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Air quality and the Eagle Ford: a Q&A with Peter Bella, AACOG natural resources director

Photo: Courtesy photo, License: N/A

Courtesy photo

Peter Bella

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So what impact would the Eagle Ford have on air quality here?

So with the Eagle Ford, we're looking how can we influence development of the shale so that it is as clean as it can possibly be. The ominous history is that the drilling and extraction process is generally powered by diesel engines and generators. In very recent years, when you look at the diesel engine use for energy generation in the shale play — because a lot of them are using electric drills powered by diesel generators — we need to look at how to improve the engines, the pumps, the generators, the compressors. All the diesel-powered equipment out there represents the potential for a lot of NOx to be produced. And right now, that's what keeps me awake at night.

How applicable is the Enviro study on the Haynesville shale, which projects a major increase in ozone precursors there? That estimation in the Haynesville study shows as many as a 17 ppb increase, and we can't afford 1 ppb. Sure it was very localized in the Haynesville study, but like I say we just need one (ppb). I'm not pinning the blame on the oil and gas industry. It's not like if we go into non attainment it's necessarily the fault of the oil and gas industry. It's not. It's all of these other precursors too. All of it together makes a soup. It's just when I look at the management process, we've done pretty good for years with business as usual. Now when we essentially add what is like a new category, a new type, on top of what we already have, I know that we need to get industry on board.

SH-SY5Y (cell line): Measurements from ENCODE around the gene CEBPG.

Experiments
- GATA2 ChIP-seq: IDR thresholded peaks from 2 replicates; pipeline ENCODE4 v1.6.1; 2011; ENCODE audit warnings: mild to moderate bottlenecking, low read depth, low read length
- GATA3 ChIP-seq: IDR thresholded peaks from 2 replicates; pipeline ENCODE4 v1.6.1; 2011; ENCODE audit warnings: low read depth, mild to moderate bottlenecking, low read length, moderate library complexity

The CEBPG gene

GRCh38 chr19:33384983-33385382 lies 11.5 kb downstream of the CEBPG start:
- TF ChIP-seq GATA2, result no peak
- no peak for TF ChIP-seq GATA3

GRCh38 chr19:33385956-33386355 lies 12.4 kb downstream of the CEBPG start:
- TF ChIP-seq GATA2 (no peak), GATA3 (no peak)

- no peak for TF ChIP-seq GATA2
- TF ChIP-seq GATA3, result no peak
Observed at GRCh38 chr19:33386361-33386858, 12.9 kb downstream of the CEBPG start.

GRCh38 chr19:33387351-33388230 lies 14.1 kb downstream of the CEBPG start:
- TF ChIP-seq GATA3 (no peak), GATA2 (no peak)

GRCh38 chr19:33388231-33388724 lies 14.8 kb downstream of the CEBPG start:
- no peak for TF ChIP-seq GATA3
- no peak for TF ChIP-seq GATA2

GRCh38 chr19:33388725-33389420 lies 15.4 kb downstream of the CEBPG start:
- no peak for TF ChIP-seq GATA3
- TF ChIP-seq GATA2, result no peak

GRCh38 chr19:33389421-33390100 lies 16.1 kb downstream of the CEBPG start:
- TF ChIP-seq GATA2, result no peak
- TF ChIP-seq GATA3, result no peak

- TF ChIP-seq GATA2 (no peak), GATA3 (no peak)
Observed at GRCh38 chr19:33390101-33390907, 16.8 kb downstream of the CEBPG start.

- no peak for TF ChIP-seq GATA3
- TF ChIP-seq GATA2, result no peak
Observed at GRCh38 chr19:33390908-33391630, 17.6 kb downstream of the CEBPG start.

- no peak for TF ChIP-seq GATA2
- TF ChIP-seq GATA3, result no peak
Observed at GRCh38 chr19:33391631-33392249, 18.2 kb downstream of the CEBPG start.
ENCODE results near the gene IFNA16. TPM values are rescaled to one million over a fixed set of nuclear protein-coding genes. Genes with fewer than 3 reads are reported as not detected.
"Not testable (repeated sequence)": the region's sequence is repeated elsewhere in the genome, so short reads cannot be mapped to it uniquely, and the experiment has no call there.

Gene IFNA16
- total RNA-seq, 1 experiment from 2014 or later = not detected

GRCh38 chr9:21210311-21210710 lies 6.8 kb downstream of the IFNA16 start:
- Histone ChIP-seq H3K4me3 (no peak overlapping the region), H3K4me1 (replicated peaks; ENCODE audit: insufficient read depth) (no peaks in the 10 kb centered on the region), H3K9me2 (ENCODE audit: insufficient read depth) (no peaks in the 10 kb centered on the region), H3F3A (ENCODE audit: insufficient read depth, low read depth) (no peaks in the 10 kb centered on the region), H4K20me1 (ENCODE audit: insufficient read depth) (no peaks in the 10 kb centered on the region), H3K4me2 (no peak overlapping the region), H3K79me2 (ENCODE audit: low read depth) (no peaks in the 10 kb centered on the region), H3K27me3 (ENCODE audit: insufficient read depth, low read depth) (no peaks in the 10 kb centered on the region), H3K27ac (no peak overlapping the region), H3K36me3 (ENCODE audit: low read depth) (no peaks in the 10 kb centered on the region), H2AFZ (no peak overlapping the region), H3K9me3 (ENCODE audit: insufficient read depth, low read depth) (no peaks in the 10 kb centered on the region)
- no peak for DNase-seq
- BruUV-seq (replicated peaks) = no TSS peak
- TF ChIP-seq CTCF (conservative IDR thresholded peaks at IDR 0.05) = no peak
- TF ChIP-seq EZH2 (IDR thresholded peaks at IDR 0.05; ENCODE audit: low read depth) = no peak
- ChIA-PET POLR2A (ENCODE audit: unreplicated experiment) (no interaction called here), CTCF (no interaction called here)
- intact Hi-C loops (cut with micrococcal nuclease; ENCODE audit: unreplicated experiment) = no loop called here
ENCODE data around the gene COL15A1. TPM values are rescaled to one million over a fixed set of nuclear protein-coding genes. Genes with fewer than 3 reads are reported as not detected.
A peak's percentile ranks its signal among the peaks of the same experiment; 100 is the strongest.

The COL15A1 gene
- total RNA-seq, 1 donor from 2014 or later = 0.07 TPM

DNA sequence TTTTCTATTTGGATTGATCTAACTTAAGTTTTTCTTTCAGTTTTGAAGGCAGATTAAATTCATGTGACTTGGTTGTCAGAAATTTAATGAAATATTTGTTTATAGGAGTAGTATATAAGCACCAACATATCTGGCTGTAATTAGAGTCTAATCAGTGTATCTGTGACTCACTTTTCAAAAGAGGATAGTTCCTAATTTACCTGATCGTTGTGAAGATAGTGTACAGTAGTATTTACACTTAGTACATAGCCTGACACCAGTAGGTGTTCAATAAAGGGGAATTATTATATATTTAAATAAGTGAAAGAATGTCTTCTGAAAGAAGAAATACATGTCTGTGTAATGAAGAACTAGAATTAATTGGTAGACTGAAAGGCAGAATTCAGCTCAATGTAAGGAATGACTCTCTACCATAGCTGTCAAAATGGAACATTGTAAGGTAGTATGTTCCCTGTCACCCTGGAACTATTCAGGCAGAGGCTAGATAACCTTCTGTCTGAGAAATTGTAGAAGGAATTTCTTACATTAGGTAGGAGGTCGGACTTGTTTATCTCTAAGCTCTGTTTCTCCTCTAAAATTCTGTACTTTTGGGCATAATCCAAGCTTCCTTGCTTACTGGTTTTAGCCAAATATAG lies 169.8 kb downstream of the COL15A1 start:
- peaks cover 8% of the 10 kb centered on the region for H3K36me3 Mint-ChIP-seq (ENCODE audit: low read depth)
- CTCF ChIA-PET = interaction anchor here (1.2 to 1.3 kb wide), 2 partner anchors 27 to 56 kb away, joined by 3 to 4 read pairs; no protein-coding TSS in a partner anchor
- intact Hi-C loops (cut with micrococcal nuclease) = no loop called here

So one of our major goals right now is to create what is called an emissions inventory. We need to understand what the engines are, what the duty cycles are, what the fuel is, what the load factors are. We need to be able to understand what the processes are at each one of those drilling and extraction sites so that we can give accurate estimations for what the impact is on ozone in the San Antonio region.

Where does that effort stand? Well, that's why you see me giving these reports based on the Haynesville studies. We don't know that much about the Eagle Ford yet. It's a tough business. My guess, my hope, is that all in all the oil and gas industry will be willing to put their best foot forward in Texas. Between the Gasland movie and a lot of other controversy — there are places right now in New York where cities won't let fracking occur because they're worried about groundwater and a lot of other things — there are a lot of places where there are shale formations that industry is not met with hospitality. In Texas that's a very different story. In Texas, because we have that history of hospitality with the oil and gas industry, we've put out the welcome mat. That's good, but I also hope it means they want to make sure it means things go well here, that there are no issues that create a public controversy. And I think that could be a great benefit. That will help us work with them, talk to them, and say it's to their advantage to get a reliable emissions inventory so we really know about what the impacts look like. So we can accurately portray in context what their emissions look like.

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